matching armchairs are fine examples of the 19th century revival in France of
interest in designs of the Middle Ages.
The armchairs are classic caquetoires – trapezoidal-shaped seat echoed
below in the stretcher. This shape, also
referred to ‘as in the manner of Tallemouze,’ is another charming example of
design evoking food: the ‘talmouse’ was
a triangular puff pastry dating from medieval times but now recognized as the
ancestor of the cheesecake.
The origin of theterm caquetoire, however, is a bit sexist to the modern observer. According to the Rijksmuseum in Amsterdam,
the caquetoire was developed as a conversation chair for women (the French verb
“caqueter” means “to chat”). The broad,
trapezoidal seat accommodated wide dresses worn by ladies of the 16th century
who otherwise had been relegated to stools or windowseats (except in the case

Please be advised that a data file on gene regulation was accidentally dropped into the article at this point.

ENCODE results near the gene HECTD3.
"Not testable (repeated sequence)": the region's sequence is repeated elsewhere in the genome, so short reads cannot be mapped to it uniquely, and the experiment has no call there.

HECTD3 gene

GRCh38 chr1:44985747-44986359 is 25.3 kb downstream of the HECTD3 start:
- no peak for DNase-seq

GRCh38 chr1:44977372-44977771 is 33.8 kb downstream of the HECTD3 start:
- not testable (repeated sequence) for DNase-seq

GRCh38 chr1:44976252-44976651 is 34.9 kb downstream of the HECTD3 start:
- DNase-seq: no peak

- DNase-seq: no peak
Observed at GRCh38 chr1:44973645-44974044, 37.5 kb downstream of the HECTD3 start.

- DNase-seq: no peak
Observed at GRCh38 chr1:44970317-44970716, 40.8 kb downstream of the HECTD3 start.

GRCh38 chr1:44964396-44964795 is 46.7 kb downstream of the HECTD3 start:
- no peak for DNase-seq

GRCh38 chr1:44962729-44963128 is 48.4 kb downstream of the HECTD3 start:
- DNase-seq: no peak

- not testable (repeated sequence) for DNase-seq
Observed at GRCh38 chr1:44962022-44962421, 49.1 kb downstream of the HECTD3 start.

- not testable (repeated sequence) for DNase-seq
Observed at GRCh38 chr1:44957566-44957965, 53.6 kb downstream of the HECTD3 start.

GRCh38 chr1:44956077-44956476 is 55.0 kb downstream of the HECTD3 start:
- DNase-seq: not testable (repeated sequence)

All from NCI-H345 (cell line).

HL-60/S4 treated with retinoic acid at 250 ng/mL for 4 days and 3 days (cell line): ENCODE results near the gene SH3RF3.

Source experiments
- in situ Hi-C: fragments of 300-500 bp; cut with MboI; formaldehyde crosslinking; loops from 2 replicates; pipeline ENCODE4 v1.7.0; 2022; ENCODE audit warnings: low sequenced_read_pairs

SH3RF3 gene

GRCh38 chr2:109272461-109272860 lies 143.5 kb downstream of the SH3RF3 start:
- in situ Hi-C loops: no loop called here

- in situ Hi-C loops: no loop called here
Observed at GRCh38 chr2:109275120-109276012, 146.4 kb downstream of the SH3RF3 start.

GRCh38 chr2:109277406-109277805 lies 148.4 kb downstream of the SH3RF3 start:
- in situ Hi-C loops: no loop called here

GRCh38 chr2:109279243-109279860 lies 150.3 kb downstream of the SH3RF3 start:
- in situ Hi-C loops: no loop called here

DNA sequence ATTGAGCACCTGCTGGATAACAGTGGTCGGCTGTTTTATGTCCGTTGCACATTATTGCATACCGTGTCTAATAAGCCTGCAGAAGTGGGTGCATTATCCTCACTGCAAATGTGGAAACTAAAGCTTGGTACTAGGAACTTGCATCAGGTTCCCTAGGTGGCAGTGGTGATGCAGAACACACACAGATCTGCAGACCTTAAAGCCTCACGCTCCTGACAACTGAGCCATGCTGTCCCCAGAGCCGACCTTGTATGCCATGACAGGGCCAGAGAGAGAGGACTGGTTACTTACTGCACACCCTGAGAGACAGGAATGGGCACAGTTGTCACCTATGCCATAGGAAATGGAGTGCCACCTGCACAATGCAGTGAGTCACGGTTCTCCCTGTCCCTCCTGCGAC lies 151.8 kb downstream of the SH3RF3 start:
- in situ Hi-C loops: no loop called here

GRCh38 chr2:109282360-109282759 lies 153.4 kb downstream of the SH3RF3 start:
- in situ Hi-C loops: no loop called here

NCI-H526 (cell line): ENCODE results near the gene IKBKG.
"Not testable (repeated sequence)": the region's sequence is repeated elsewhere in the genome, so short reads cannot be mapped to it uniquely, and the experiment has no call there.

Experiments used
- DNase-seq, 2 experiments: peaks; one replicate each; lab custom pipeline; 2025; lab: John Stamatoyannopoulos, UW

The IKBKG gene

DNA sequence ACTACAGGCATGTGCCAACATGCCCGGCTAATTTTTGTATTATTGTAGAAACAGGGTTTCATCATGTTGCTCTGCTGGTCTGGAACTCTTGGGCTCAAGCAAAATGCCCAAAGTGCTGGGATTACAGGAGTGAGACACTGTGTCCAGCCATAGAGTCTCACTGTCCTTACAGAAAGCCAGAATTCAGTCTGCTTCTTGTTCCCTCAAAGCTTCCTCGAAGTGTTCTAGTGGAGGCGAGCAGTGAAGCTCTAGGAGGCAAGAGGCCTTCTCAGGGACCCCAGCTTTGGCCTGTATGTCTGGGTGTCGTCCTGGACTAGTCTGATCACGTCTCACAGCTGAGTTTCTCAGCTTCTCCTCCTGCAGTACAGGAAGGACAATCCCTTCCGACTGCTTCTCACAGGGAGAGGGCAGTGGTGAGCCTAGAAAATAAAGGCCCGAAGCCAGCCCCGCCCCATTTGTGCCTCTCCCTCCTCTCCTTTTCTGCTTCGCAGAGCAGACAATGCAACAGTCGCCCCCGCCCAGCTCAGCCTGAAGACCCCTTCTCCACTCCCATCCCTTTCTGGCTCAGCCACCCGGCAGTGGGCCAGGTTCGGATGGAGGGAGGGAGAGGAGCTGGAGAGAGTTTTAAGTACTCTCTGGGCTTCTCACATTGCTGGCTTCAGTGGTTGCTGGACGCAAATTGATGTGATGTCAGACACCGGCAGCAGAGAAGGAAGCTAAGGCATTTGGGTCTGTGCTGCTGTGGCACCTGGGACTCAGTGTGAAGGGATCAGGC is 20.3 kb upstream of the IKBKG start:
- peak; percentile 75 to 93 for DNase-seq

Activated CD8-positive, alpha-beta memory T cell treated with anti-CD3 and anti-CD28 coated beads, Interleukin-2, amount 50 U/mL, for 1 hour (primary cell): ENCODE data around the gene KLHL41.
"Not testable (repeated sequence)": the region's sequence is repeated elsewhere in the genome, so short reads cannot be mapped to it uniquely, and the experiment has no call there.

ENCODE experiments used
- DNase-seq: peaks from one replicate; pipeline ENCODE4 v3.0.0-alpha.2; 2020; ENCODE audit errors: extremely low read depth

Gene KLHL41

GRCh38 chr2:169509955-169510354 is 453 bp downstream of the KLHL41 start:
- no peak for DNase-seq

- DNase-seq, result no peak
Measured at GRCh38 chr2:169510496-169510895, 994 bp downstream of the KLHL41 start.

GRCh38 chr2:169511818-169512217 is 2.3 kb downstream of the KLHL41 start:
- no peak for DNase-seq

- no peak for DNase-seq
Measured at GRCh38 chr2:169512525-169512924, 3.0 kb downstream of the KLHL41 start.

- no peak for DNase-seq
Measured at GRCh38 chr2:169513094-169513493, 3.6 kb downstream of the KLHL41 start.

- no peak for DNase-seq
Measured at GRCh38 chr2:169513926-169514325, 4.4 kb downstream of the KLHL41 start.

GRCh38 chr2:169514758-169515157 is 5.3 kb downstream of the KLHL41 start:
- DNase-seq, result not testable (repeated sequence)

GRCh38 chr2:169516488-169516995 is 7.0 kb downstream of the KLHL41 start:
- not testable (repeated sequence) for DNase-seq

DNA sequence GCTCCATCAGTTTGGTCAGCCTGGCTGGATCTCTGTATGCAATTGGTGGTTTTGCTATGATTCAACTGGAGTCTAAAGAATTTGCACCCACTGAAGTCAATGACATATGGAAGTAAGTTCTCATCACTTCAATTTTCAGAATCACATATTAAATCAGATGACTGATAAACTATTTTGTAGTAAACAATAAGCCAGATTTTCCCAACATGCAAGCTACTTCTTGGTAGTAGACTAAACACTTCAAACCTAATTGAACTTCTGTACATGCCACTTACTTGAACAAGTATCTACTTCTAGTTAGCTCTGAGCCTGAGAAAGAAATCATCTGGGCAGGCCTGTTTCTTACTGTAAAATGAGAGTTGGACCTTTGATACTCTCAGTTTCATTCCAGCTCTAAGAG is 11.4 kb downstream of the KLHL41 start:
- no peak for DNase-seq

of aristocracy and royalty) while their male counterparts sat on chairs.
Other features ofthe armchairs harking back to earlier times include the narrow back out of
which curving arms attach to posts in the shape of columns extending vertically
from the seat.
CharacteristicGothic flavor is found in the hand-carved tracery or fenestrage design of the
backs. In keeping with the medieval
belief that only God can make a perfect copy, the two backs are very different
but each incorporates standard elements of tracery such as slim lancet arches,
elliptical soufflets, and quatrefoils.
The tops areparticularly interesting with the carved crocketing (stylized acanthus leaves)
along the central arch to the middle, from which a small toupie arises. Being oak, the carving is less refined and
more rugged than walnut but this works well with the very dark coloration and
sense of durability these chairs impart.
As with all the
chairs we offer, these are sturdy and ready for at least another century of sitting